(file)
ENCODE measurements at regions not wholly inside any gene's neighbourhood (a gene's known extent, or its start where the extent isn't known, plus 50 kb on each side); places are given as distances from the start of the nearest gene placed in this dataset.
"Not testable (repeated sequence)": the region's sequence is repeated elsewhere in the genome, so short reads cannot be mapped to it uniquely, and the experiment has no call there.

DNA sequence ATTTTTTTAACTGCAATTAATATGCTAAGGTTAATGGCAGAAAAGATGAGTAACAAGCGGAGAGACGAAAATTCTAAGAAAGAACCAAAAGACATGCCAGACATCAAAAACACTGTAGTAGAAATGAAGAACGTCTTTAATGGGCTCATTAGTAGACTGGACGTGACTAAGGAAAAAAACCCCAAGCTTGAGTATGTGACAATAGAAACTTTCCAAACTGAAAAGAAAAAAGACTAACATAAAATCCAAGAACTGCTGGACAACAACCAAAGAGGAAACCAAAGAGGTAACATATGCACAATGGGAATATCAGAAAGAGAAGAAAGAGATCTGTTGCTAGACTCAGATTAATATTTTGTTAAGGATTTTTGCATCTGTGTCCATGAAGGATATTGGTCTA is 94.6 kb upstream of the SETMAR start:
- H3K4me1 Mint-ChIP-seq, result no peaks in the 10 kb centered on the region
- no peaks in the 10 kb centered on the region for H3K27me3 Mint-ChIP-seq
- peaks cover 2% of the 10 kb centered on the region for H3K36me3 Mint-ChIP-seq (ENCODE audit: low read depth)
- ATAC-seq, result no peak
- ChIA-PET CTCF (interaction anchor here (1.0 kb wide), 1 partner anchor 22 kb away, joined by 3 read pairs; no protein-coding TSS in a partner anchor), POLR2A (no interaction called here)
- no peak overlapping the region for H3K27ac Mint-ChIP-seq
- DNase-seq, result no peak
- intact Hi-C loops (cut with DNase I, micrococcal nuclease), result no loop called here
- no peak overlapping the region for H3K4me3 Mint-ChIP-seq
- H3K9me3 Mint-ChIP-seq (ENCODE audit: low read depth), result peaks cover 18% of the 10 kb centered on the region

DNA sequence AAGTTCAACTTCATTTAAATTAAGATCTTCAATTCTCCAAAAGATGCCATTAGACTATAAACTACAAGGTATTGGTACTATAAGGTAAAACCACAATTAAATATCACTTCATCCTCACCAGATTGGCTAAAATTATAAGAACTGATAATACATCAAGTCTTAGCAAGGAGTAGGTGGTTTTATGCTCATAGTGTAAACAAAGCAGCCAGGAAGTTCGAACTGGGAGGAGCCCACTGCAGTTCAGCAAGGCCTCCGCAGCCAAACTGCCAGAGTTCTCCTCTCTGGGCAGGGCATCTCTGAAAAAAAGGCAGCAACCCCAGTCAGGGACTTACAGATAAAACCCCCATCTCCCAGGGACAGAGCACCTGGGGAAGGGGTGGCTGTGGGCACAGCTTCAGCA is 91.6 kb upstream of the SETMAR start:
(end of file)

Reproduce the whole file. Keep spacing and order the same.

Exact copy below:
ENCODE measurements at regions not wholly inside any gene's neighbourhood (a gene's known extent, or its start where the extent isn't known, plus 50 kb on each side); places are given as distances from the start of the nearest gene placed in this dataset.
"Not testable (repeated sequence)": the region's sequence is repeated elsewhere in the genome, so short reads cannot be mapped to it uniquely, and the experiment has no call there.

DNA sequence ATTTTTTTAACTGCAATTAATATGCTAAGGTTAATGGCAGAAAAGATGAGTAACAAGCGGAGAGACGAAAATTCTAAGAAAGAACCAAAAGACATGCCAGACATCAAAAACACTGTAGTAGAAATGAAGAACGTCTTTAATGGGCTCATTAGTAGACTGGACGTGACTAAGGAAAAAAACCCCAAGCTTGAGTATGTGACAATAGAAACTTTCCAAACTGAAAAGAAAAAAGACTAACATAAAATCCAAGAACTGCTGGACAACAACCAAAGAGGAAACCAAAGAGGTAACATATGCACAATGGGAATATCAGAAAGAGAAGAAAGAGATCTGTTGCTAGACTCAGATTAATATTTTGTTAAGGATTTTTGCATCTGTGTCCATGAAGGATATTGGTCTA is 94.6 kb upstream of the SETMAR start:
- H3K4me1 Mint-ChIP-seq, result no peaks in the 10 kb centered on the region
- no peaks in the 10 kb centered on the region for H3K27me3 Mint-ChIP-seq
- peaks cover 2% of the 10 kb centered on the region for H3K36me3 Mint-ChIP-seq (ENCODE audit: low read depth)
- ATAC-seq, result no peak
- ChIA-PET CTCF (interaction anchor here (1.0 kb wide), 1 partner anchor 22 kb away, joined by 3 read pairs; no protein-coding TSS in a partner anchor), POLR2A (no interaction called here)
- no peak overlapping the region for H3K27ac Mint-ChIP-seq
- DNase-seq, result no peak
- intact Hi-C loops (cut with DNase I, micrococcal nuclease), result no loop called here
- no peak overlapping the region for H3K4me3 Mint-ChIP-seq
- H3K9me3 Mint-ChIP-seq (ENCODE audit: low read depth), result peaks cover 18% of the 10 kb centered on the region

DNA sequence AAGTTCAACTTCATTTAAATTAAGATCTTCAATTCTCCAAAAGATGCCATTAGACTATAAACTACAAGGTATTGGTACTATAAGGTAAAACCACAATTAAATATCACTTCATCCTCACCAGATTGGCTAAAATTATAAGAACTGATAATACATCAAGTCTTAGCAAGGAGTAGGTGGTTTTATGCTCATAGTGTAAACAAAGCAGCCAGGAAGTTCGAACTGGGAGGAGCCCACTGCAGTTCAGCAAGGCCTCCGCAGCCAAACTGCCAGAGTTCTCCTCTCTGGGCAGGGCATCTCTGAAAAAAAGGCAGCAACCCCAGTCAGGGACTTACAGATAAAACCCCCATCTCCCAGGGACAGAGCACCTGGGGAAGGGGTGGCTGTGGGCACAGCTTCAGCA is 91.6 kb upstream of the SETMAR start: